SPRING CREEK – An increase in the number of mule deer in residential areas at the foot of the Ruby Mountains is prompting homeowners and the Spring Creek Association to look at ways to reduce property destruction and disappearing vegetation.
The surge in the mule deer population is creating problems for Spring Creek residents, who are watching the animals eat their trees, shrubs and flowerbeds and destroy fencing and other barriers in their yards.
About 20 years ago a mule deer sighting was rare, said Tract 400 resident and association director Paddy Legarza. But over time, it has turned into a year-round invasion, preventing her from planting flowers and forcing her to install electric fencing and wrap her arborvitaes permanently.
“I have more deer as the years go by,” Legarza said. “I am sick of it. I like the wildlife, but I can’t keep anything in my yard and I spend a ton of money on water.”
Neighbor Chris Elegante said he agreed with Legarza’s description and said he was amazed that deer were even willing to eat needles from his Austrian Pine trees.
“I’ve never seen this before,” Elegante said. “But it happened about two winters ago. I had never seen them eat that foliage before. It’s a first for me.”
A resident of Spring Creek since 1987, Elegante said he was in favor of developing a management plan, noting that sightings of deer were very rare as he grew up in the homeowners association.
“It seems like they’re doubling every year,” Elegante said. “My parents struggle. They eat flowers, tomato plants, and the bucks rub their antlers on the trees.”
Tom Donham, eastern region supervising game biologist for the Nevada Department of Wildlife, spoke to the association’s board of directors on Feb. 27 and explained one reason that deer populations are increasing is that herds are not migrating to their traditional summer range.
“This would have been a historic winter range, although it is also a year-round range,” Donham said. “You can talk to any rancher in Elko County and they’ve got resident deer year-round on their properties.”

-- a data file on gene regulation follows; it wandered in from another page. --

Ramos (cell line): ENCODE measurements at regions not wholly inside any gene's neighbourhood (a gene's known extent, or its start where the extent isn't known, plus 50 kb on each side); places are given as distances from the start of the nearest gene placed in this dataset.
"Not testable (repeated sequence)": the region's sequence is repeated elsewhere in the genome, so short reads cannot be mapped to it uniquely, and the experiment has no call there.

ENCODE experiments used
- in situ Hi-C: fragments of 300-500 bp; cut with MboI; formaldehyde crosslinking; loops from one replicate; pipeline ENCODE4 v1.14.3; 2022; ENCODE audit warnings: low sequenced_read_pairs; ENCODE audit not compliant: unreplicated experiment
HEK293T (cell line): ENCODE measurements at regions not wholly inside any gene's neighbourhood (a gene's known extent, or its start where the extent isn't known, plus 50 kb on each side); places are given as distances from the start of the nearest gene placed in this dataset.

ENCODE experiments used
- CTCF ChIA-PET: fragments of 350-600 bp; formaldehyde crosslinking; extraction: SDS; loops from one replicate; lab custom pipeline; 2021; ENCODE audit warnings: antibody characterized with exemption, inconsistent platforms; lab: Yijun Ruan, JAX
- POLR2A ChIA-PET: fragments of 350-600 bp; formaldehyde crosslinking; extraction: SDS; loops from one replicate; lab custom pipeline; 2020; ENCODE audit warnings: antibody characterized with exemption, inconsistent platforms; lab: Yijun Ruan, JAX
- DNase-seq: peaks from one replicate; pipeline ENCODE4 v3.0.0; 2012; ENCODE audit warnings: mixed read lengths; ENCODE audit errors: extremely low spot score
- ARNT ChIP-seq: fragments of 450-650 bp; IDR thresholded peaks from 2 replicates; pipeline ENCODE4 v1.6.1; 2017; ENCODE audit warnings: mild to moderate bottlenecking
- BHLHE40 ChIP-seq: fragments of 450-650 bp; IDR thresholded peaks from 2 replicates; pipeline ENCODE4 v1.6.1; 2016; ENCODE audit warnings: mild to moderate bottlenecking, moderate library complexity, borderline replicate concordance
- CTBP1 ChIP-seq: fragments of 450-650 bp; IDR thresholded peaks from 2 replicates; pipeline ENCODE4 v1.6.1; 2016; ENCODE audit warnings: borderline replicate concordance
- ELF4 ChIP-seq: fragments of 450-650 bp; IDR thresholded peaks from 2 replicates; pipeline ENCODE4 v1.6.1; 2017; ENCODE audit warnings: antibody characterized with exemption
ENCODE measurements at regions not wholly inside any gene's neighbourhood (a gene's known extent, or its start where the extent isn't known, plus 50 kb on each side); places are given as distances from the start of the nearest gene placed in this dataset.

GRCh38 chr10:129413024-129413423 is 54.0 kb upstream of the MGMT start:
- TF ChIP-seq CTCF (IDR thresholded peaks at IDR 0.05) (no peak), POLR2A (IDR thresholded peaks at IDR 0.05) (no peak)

Other reasons include a lack of natural predators, and hunting prohibited in settled areas, Donham said.
“Not only are there homes on the mule deer habitat, [but] they’ll do what they can do to survive,” Donahm said. “You disallow hunting and natural predators are pushed out of the area, so of course those populations grow even quicker than populations out in the wild.”
Across the country, states such as New Jersey and Oregon are trying to figure out how to handle their exploding white-tailed deer populations. As far as simply relocating the deer to another area, that is not an option for two reasons, Donham said.
“Number one, it doesn’t really work [because] you’ve got to take them a long, long, long way out or they’re just going to come back,” he said. The other reason is an increased risk of chronic wasting disease.”
NDOW does not know how many deer are in Spring Creek currently, Donham said, but setting up a mule deer management plan that involves HOA members tracking and counting deer would be a community-based way to determine how many animals are in the area, what is a manageable rate, and how to keep the population down to that amount.
When a resident asked the board if the association would consider permitting bow hunting on private property, Don Clebano, Tract 400 resident and a former law enforcement officer for NDOW, said there is a state law against shooting a missile on private property.
Clebano also mentioned an opposite problem where homeowners are illegally feeding wildlife, a law NDOW officials are actively enforcing.
“There is a state law against feeding wildlife,” Clebano said, explaining that grain and alfalfa are unhealthy for deer as they do not digest. “They’re feeding them alfalfa and grains. They want them there, they want to see them, but they don’t realize what the problem is ... [which is] their stomachs are full and they are starving to death.”
NDOW will lend any assistance to the HOA as needed, but the agency cannot solve the problem, Donham said. Interest from homeowners will be the first step in finding a solution that is best for residents and mule deer.
“I love seeing this engagement and this is encouraging. This is where it starts,” he said.